Woman Around Town’s Editor Charlene Giannetti and writers for the website talk with the women and men making news in New York, Washington, D.C., and other cities around the world. Thanks to Ian Herman for his wonderful piano introduction.


Watch on the Rhine – Lillian Hellman’s Play is Relevant Again


You are a political refugee. We don’t turn back people like you, people in danger.

Theater audiences don’t usually burst into applause in the middle of a scene. But these aren’t usual times, and the line above, from Lillian Hellman’s 1941 Watch on the Rhine, certainly struck a nerve with those attending an opening night performance at Arena Stage in Washington, D.C. Hellman’s 76 year-old play may be about a different time in history, but the themes seem eerily fitting today.


The Fichandler Stage

Family matriarch, Fanny Farrelly (Marsha Mason), and her son, David (Thomas Keegan), live outside the nation’s capital, in a mansion watched over by two servants, Anise (Helen Hedman), and Joseph (Addison Switzer). Also in the house are two guests – Count Teck De Brancovis (J Anthony Crane) and his wife, Marthe (Natalia Payne). In the round Fichandler Stage, the gazebo-like living room designed by Todd Rosenthal is upscale yet warm and comfortable, a setting that reflects the inhabitants.

The household is preparing for a visit by Sara (Lisa Bruneau), Fanny’s daughter and David’s sister, who has been in Europe for 20 years. Sara arrives with her husband, Kurt Müller (a visceral performance by Andrew Long), and their three children, Joshua (Ethan Miller), Babette (Lucy Breedlove), and Bodo (Tyler Bowman).


Ethan Miller, Helen Hedman, Lise Bruneau, Andrew Long, and Lucy Breedlove 

Fanny and David greet Sara warmly. Fanny not only is thrilled to have her daughter home, but excited to meet her grandchildren. She’s soon showering them with presents. David and Sara reminisce about their times growing up in the mansion. But their lives have taken far different paths. While Fanny and David have been living in a safe “bubble,” Sara and her family have been on the front lines in Germany, watching with horror the destruction wrought by Hitler. “The world has changed and some of the people in it are dangerous,” Sara says. “It’s time you knew that.” Kurt has not worked as an engineer since 1933 and instead risks his life fighting the rise of fascism. And that fight has followed him to America. He receives word that his compatriots in Germany are in trouble and he needs to return, along with the suitcase of money contributed by supporters of the cause, to help free them.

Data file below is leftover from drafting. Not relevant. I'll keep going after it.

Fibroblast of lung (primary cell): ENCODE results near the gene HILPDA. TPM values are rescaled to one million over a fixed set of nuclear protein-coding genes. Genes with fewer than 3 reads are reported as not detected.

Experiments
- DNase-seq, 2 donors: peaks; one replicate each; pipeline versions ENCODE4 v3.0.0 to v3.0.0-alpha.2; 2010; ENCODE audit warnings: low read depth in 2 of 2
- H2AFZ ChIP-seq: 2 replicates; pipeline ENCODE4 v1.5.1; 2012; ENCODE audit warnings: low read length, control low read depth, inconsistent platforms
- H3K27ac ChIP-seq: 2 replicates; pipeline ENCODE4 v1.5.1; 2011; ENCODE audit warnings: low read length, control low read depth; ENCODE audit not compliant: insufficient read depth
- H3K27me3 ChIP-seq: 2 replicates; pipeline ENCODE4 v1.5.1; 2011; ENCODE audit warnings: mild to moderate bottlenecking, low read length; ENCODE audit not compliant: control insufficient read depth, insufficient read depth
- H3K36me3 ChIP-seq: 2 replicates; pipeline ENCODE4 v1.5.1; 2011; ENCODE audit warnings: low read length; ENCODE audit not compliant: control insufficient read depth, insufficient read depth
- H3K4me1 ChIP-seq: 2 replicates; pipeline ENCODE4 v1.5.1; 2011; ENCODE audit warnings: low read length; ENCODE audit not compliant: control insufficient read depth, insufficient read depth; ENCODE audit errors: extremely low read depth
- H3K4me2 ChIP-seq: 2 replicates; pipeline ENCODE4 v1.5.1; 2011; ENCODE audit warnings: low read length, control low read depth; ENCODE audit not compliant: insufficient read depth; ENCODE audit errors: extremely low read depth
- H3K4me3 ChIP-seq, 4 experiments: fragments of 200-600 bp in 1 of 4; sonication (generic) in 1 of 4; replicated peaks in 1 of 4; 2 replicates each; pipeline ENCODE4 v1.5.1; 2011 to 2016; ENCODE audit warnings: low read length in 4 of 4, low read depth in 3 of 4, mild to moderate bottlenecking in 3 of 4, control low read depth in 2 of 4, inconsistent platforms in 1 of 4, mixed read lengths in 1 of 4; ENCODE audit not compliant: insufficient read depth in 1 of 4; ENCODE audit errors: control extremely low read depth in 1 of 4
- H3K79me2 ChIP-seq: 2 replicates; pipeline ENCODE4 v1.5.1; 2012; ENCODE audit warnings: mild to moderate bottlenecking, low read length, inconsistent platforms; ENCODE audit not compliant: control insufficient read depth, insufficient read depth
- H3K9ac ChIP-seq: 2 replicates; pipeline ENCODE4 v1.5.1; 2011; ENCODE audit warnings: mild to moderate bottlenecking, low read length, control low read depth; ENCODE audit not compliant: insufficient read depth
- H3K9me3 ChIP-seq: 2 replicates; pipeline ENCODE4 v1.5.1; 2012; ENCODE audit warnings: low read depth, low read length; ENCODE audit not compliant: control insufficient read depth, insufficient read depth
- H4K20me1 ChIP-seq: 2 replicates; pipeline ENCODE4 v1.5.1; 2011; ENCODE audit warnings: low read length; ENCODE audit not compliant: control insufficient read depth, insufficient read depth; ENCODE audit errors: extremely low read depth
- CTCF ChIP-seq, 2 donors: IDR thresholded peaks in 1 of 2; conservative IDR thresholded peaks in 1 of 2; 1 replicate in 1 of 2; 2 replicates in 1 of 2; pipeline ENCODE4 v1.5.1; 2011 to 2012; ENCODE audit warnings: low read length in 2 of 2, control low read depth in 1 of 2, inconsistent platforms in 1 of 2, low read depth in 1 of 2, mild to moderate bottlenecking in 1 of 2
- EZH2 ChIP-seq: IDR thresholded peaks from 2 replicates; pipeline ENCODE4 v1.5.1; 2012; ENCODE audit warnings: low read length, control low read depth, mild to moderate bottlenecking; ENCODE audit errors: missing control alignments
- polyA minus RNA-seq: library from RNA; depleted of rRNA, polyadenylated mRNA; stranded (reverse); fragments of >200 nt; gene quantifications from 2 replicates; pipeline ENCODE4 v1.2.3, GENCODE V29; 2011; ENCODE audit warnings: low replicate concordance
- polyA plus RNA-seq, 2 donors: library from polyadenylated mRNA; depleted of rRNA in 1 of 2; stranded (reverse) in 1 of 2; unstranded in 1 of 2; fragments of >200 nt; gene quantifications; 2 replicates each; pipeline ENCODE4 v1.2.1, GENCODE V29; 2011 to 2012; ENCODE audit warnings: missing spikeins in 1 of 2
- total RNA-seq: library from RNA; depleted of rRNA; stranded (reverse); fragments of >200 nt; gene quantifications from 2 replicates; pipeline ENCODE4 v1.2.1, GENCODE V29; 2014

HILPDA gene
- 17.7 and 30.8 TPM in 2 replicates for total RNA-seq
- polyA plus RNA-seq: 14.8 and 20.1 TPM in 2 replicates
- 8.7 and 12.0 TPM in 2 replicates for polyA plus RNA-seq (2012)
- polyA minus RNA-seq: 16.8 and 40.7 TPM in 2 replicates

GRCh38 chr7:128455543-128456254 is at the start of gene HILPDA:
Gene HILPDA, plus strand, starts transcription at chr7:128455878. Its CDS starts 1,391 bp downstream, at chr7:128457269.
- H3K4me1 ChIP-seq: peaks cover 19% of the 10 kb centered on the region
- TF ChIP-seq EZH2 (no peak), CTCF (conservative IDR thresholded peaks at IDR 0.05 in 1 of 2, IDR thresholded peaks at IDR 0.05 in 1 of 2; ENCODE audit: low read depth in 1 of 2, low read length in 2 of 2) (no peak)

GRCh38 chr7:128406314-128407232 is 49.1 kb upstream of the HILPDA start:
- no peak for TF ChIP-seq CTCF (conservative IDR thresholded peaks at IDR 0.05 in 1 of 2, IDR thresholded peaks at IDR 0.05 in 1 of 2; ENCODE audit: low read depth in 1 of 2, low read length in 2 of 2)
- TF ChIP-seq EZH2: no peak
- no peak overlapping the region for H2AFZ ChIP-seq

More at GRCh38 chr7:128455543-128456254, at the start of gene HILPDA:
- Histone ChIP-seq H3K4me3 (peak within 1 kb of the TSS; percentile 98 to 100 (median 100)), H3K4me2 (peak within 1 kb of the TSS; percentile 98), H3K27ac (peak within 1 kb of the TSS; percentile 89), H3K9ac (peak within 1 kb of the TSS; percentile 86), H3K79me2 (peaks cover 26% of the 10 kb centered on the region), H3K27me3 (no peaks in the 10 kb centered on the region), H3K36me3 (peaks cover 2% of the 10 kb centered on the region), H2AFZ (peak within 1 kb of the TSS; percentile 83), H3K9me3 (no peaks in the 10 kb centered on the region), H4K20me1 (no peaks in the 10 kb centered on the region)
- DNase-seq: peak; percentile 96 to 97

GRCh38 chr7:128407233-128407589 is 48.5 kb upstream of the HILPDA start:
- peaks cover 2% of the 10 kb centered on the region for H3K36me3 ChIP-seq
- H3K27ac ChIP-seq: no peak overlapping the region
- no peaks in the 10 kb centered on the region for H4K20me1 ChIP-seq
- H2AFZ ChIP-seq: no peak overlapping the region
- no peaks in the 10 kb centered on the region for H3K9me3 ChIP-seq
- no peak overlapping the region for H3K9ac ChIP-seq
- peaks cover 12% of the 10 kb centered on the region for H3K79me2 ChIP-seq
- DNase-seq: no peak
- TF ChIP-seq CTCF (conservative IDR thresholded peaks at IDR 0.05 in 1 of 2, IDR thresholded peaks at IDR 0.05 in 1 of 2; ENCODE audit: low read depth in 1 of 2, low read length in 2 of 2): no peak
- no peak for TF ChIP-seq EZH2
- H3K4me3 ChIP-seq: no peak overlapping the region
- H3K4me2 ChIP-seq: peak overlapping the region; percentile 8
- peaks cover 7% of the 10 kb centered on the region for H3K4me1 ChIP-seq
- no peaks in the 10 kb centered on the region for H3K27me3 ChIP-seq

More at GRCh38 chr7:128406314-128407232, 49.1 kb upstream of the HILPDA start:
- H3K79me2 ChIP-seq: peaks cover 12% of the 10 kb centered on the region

Like so many Americans during that time, Fanny and David fail to grasp the full import of what is happening in Europe. Seeing the danger through Sara’s and Kurt’s eyes brings things into focus. They fully support Kurt’s efforts, as evidenced by David’s declaration quoted above.


J Anthony Crane and Natalia Payne

The fly in the ointment is the count. De Brancovis is a desperate man. His marriage is ending (Marthe has fallen in love with David), and after spending nights gambling at the German embassy, he’s in serious debt. When he discovers Kurt’s identity and what’s in the suitcase, he sees an opportunity to repay the Farrelly’s hospitality with blackmail. He asks for what’s in the suitcase, as well as money from the Farrellys, to keep quiet. That demand will set into motion events that threaten everyone with deadly consequences.


Marsha Mason (photo byTony Powell)

Mason, once a high profile presence in 1970 romantic comedies, has talked about the difficulties older actresses face landing film roles. Her recent appearances on the small screen include guest spots on CBS’s The Good Wife and Madame Secretary, and Grace and Frankie on Netflix. She’s the high profile star in this production. Don’t miss the chance to see this professional at the top of her game. She commands attention, showing the many facets of Fanny’s personality as she morphs from the perfect hostess and caring mother into someone who is more flint than fluff, ready to protect those she loves and make a moral stand. “Well, we’ve been shaken out of the magnolias,” she says, the full impact of the situation hitting home.


 Andrew Long  and Thomas Keegan

Director Jackie Maxwell brings her magic touch to an excellent supporting cast. Long’s performance is riveting. While Kurt loves his wife and children, standing up against fascism is a battle he fights for them. Long balances both sides of Kurt’s character, gentle with his wife and children one moment, lashing out against the count in another. As brave as Kurt is, it’s Bruneau’s Sara who stands out as the courageous one. Once Kurt leaves on his rescue mission, however, she laments what her life will be like without him. The three young actors, playing characters who have had to grow up much too soon, also display maturity beyond their years. These are three young people to watch.